The east barn also serves as a gateway into the campus, with the other buildings reduced in mass and scale. “We wanted to create a sense of gradual discovery on the journey from public highway to front door.”

Each component ‘barn’ has its own character, created via individual scale, massing, materials, and finishes. “The individual treatment of each component building is an important device in breaking down the scale of the campus to a human scale and reflects the farmstead typology.”

The central atrium was designed to “provide the feeling of being in the yard of a farmstead, enclosed and protected by the surrounding barns and other buildings,” O’Neill explains. “It connects to everyone and at its centre is a structural tree supporting the roof, symbolising a tree of growth.”

Key to creating the barn feel was the choice of materials and colours. “They correspond to the language and palette of materials often used in farmsteads, and the detailing aims to be traditional with a contemporary twist,” O’Neill says.

The southern face of the site —a small barn — is clad in timber rainscreen boarding, and features a west-facing gable with elements to encourage wildlife to nest. It also has a sedum roof, and a large glazed opening on the south facade’s ground floor appears as a barn door.

The large east barn’s external ground floor wall is finished in Leicestershire ironstone, with the upper storeys and roof clad in metal. “In tune with the way traditional farmsteads tend to present a closed facade to the public highway, this barn offers a relatively closed face with a series of punch-hole windows forming a regular pattern,” explains O’Neill. “Large openings on the north and south gables offer glimpses to the inside and a double height project window creates a ‘special event’ on the east facade.” The use of these materials also aids in providing a feeling the site has ‘evolved over time’, while the central atrium visually connects everything.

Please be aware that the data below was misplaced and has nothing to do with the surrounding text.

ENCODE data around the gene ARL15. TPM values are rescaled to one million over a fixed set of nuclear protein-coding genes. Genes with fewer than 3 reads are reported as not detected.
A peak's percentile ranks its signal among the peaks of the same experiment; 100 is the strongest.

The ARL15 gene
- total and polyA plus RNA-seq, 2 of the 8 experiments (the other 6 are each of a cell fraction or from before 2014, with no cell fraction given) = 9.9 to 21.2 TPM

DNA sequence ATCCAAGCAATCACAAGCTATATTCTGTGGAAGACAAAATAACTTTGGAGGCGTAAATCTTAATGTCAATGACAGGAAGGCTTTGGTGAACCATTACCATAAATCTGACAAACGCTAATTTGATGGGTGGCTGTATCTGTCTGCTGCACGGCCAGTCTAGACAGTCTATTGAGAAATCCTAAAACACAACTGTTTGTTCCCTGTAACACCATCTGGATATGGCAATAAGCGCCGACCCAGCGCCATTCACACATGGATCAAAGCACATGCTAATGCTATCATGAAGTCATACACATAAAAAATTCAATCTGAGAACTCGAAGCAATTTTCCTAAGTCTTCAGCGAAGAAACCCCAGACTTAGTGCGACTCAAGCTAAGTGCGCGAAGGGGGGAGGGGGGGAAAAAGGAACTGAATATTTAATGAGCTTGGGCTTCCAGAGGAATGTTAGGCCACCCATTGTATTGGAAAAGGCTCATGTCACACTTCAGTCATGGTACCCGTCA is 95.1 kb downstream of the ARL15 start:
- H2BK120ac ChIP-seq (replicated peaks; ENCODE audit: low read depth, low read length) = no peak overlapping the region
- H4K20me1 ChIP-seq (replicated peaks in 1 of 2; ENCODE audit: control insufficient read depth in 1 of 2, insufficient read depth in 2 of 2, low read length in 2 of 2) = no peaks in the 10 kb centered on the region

The ‘barn-style’ design naturally ties into the other key part of the brief, representing the Joules brand and countryside heritage. It was therefore continued internally, exposing the structure in the main workspace, “maintaining the honesty and simplicity,” says O’Neill. Signature Joules yellow barn doors feature in the artists’ watercolour room, and enclosed meeting spaces have barn-inspired treatments. “The Joules brand values are omnipresent through key moments externally and internally,” he adds. “Everything from the reception, meeting spaces and communal areas, to wayfinding, textures, and finishes have been designed to inspire and engage visitors and users in the Joules way of life.”


The internal layout of the fully accessible buildings has been carefully considered to allow teams to better connect and collaborate, through “visual and virtual connectivity of spaces, inside and outside,” says O’Neill. The layout of pathways and connectivity was considered in both specification and fitout, which involved looking at the time staff were using certain facilities, and testing different desk arrangements. The open plan areas also feature screens which display company updates and social media.

The working areas have been divided into ‘neighbourhoods’, with each tailored to the individual department’s needs. These neighbourhoods contain “local activity-based settings and communal areas,” O’Neill explains. “The spaces have been designed and set up to create flexibility in ways of working from extensive collaborative work spaces to easy connectivity with team zones and a desk booking system.”